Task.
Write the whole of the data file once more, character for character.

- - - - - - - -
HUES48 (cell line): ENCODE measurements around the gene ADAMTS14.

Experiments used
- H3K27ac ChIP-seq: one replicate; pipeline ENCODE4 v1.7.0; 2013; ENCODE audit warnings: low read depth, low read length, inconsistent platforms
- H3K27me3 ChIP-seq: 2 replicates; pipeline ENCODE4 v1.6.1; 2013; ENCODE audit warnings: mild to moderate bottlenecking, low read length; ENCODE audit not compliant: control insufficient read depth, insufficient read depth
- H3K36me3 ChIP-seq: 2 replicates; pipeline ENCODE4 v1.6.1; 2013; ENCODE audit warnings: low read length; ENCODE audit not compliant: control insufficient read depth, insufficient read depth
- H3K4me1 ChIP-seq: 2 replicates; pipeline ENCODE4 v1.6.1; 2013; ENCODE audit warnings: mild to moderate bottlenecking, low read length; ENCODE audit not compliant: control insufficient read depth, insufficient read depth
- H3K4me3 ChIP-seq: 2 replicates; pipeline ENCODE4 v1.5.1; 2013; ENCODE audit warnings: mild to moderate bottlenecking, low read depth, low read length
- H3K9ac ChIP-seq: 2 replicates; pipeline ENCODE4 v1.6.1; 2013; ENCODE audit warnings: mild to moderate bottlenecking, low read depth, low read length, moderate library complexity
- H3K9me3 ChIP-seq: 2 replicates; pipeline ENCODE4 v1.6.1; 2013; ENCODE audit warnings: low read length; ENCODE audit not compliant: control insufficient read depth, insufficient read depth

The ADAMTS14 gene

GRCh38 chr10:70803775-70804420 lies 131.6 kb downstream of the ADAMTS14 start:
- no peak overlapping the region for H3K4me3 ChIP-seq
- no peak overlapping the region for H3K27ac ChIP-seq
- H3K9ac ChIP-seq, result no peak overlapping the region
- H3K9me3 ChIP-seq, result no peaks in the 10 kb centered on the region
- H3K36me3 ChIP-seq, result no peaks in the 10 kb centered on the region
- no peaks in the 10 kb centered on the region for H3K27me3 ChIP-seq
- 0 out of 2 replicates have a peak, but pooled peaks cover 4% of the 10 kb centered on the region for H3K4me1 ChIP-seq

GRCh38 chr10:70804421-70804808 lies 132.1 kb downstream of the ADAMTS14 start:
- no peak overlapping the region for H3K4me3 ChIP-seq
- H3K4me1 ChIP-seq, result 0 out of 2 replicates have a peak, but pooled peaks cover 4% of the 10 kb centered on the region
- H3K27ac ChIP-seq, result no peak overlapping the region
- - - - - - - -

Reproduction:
HUES48 (cell line): ENCODE measurements around the gene ADAMTS14.

Experiments used
- H3K27ac ChIP-seq: one replicate; pipeline ENCODE4 v1.7.0; 2013; ENCODE audit warnings: low read depth, low read length, inconsistent platforms
- H3K27me3 ChIP-seq: 2 replicates; pipeline ENCODE4 v1.6.1; 2013; ENCODE audit warnings: mild to moderate bottlenecking, low read length; ENCODE audit not compliant: control insufficient read depth, insufficient read depth
- H3K36me3 ChIP-seq: 2 replicates; pipeline ENCODE4 v1.6.1; 2013; ENCODE audit warnings: low read length; ENCODE audit not compliant: control insufficient read depth, insufficient read depth
- H3K4me1 ChIP-seq: 2 replicates; pipeline ENCODE4 v1.6.1; 2013; ENCODE audit warnings: mild to moderate bottlenecking, low read length; ENCODE audit not compliant: control insufficient read depth, insufficient read depth
- H3K4me3 ChIP-seq: 2 replicates; pipeline ENCODE4 v1.5.1; 2013; ENCODE audit warnings: mild to moderate bottlenecking, low read depth, low read length
- H3K9ac ChIP-seq: 2 replicates; pipeline ENCODE4 v1.6.1; 2013; ENCODE audit warnings: mild to moderate bottlenecking, low read depth, low read length, moderate library complexity
- H3K9me3 ChIP-seq: 2 replicates; pipeline ENCODE4 v1.6.1; 2013; ENCODE audit warnings: low read length; ENCODE audit not compliant: control insufficient read depth, insufficient read depth

The ADAMTS14 gene

GRCh38 chr10:70803775-70804420 lies 131.6 kb downstream of the ADAMTS14 start:
- no peak overlapping the region for H3K4me3 ChIP-seq
- no peak overlapping the region for H3K27ac ChIP-seq
- H3K9ac ChIP-seq, result no peak overlapping the region
- H3K9me3 ChIP-seq, result no peaks in the 10 kb centered on the region
- H3K36me3 ChIP-seq, result no peaks in the 10 kb centered on the region
- no peaks in the 10 kb centered on the region for H3K27me3 ChIP-seq
- 0 out of 2 replicates have a peak, but pooled peaks cover 4% of the 10 kb centered on the region for H3K4me1 ChIP-seq

GRCh38 chr10:70804421-70804808 lies 132.1 kb downstream of the ADAMTS14 start:
- no peak overlapping the region for H3K4me3 ChIP-seq
- H3K4me1 ChIP-seq, result 0 out of 2 replicates have a peak, but pooled peaks cover 4% of the 10 kb centered on the region
- H3K27ac ChIP-seq, result no peak overlapping the region